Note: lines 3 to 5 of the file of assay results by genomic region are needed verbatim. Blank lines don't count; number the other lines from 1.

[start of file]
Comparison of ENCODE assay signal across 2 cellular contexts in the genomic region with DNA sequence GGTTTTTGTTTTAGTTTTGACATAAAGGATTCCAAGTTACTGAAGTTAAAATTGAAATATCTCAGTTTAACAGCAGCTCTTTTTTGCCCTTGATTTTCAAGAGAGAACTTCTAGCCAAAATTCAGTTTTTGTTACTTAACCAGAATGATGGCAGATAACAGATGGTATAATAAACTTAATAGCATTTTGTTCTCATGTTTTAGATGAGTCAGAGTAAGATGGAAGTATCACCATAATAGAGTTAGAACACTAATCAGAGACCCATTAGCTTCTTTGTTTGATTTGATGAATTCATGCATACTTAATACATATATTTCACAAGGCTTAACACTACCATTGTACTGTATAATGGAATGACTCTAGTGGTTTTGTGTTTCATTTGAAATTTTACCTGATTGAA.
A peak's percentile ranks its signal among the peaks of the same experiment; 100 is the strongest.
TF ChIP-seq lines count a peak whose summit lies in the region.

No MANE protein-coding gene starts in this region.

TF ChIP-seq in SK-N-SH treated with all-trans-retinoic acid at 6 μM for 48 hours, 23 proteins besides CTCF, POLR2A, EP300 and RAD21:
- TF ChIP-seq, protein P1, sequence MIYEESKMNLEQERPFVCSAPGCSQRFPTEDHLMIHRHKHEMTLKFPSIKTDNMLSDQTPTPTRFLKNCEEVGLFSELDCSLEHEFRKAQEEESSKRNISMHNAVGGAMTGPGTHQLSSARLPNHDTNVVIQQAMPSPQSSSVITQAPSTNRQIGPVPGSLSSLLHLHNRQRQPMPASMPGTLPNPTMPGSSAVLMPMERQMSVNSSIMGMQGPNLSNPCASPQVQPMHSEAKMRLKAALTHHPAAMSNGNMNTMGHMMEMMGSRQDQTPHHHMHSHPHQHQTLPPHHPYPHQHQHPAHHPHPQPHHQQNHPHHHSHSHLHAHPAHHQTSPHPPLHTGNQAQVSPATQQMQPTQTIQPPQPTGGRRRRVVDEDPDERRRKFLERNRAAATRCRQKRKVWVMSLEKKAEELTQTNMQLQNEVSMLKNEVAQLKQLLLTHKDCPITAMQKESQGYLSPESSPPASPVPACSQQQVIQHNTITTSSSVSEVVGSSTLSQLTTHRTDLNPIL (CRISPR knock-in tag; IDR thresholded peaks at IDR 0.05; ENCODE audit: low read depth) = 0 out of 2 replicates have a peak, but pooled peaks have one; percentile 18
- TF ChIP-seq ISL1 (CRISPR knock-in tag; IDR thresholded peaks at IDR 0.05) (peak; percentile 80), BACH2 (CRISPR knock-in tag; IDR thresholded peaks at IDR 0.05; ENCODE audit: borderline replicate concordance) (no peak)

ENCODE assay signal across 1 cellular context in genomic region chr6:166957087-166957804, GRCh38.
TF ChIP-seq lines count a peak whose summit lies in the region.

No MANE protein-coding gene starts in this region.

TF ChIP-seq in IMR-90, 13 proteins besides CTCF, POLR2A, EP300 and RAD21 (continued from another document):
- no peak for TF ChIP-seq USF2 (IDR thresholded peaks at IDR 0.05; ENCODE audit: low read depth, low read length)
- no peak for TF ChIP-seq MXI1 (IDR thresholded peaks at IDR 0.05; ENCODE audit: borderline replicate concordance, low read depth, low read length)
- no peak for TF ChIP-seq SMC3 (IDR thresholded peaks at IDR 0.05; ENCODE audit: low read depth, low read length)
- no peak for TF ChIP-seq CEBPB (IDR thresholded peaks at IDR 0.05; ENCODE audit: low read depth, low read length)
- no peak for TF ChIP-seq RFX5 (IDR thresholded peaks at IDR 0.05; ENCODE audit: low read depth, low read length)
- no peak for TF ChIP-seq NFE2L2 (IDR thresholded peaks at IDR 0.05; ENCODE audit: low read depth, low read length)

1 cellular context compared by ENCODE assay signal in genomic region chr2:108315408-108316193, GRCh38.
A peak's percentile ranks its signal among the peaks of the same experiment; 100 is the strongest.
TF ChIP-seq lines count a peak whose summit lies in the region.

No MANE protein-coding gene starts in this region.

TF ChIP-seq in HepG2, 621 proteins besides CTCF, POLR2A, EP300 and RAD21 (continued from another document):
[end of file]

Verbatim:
TF ChIP-seq lines count a peak whose summit lies in the region.

No MANE protein-coding gene starts in this region.

TF ChIP-seq in SK-N-SH treated with all-trans-retinoic acid at 6 μM for 48 hours, 23 proteins besides CTCF, POLR2A, EP300 and RAD21: